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              Microparticles in hemostasis and thrombosis.

              Blood contains microparticles (MPs) derived from a variety of cell types, including platelets, monocytes, and endothelial cells. In addition, tumors release MPs into the circulation. MPs are formed from membrane blebs that are released from the cell surface by proteolytic cleavage of the cytoskeleton. All MPs are procoagulant because they provide a membrane surface for the assembly of components of the coagulation protease cascade. Importantly, procoagulant activity is increased by the presence of anionic phospholipids, particularly phosphatidylserine (PS), and the procoagulant protein tissue factor (TF), which is the major cellular activator of the clotting cascade. High levels of platelet-derived PS(+) MPs are present in healthy individuals, whereas the number of TF(+), PS(+) MPs is undetectable or very low. However, levels of PS(+), TF(+) MPs are readily detected in a variety of diseases, and monocytes appear to be the primary cellular source. In cancer, PS(+), TF(+) MPs are derived from tumors and may serve as a useful biomarker to identify patients at risk for venous thrombosis. This review will summarize our current knowledge of the role of procoagulant MPs in hemostasis and thrombosis.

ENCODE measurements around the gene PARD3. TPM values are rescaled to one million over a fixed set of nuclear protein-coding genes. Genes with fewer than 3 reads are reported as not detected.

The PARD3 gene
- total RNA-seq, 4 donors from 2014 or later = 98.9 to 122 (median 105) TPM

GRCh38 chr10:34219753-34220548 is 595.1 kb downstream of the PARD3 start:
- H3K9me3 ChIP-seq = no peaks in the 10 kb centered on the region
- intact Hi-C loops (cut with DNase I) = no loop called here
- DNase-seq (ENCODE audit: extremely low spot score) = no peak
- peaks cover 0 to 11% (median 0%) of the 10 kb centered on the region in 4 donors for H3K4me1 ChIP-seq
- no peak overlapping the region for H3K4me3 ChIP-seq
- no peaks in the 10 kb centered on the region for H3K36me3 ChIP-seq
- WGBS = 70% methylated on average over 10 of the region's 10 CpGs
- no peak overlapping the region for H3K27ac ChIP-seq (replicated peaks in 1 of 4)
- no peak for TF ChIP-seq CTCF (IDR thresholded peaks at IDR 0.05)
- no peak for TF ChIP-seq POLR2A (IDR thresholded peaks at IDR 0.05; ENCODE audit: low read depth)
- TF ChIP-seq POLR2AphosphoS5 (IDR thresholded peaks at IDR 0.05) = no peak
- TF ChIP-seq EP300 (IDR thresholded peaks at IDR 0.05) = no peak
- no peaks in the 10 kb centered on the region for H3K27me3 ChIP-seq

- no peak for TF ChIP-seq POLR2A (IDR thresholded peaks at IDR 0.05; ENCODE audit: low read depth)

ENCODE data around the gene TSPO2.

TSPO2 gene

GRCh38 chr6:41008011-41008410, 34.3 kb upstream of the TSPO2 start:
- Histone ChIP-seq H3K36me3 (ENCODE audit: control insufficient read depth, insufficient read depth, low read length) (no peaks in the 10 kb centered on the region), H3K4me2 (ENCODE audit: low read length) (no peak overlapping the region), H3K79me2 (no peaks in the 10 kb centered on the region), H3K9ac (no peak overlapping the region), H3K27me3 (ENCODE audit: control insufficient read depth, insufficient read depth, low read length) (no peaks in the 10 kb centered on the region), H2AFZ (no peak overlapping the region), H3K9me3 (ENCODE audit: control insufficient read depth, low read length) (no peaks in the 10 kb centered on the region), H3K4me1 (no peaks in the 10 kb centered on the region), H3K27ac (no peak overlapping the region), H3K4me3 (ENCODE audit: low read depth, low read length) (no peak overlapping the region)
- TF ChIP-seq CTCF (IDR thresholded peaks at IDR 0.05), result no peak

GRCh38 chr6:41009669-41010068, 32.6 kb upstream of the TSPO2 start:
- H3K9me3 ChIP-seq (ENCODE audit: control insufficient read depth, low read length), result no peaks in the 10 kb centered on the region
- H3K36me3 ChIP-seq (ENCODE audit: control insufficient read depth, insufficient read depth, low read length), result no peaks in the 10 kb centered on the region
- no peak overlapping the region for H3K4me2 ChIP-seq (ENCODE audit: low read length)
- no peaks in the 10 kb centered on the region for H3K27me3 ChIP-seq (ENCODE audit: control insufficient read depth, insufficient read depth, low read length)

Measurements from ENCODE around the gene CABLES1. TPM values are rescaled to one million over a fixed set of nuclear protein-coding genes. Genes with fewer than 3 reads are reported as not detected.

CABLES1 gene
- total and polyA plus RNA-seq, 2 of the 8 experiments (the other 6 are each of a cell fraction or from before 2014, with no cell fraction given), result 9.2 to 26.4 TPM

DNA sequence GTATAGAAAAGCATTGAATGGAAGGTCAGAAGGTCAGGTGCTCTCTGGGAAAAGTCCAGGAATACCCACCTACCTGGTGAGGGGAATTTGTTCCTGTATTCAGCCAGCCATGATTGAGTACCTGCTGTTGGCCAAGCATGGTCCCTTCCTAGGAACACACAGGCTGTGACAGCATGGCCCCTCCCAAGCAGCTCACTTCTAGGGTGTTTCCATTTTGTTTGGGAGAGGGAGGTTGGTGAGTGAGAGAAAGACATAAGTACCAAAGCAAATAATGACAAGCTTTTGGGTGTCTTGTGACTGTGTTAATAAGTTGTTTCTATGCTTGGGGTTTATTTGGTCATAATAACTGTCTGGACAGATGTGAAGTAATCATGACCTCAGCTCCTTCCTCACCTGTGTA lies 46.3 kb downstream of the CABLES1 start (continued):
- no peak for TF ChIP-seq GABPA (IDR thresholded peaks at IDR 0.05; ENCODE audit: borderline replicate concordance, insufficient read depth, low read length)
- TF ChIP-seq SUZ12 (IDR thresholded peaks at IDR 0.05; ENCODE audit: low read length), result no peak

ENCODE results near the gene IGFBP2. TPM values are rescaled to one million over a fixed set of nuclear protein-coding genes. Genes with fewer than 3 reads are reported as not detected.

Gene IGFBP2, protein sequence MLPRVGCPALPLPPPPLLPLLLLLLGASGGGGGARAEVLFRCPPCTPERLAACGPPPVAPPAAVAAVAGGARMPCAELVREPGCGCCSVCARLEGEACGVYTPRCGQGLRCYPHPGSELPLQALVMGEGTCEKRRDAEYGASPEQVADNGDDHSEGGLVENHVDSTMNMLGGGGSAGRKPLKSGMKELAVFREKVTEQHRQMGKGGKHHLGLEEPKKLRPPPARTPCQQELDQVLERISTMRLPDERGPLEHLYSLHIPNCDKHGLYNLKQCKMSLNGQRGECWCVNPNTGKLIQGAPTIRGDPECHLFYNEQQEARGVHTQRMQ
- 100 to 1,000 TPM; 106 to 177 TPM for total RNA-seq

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                Author and article information

                Journal
                Haematologica
                Haematologica
                haematol
                Haematologica
                Haematologica
                Ferrata Storti Foundation
                0390-6078
                1592-8721
                April 2019
                31 October 2018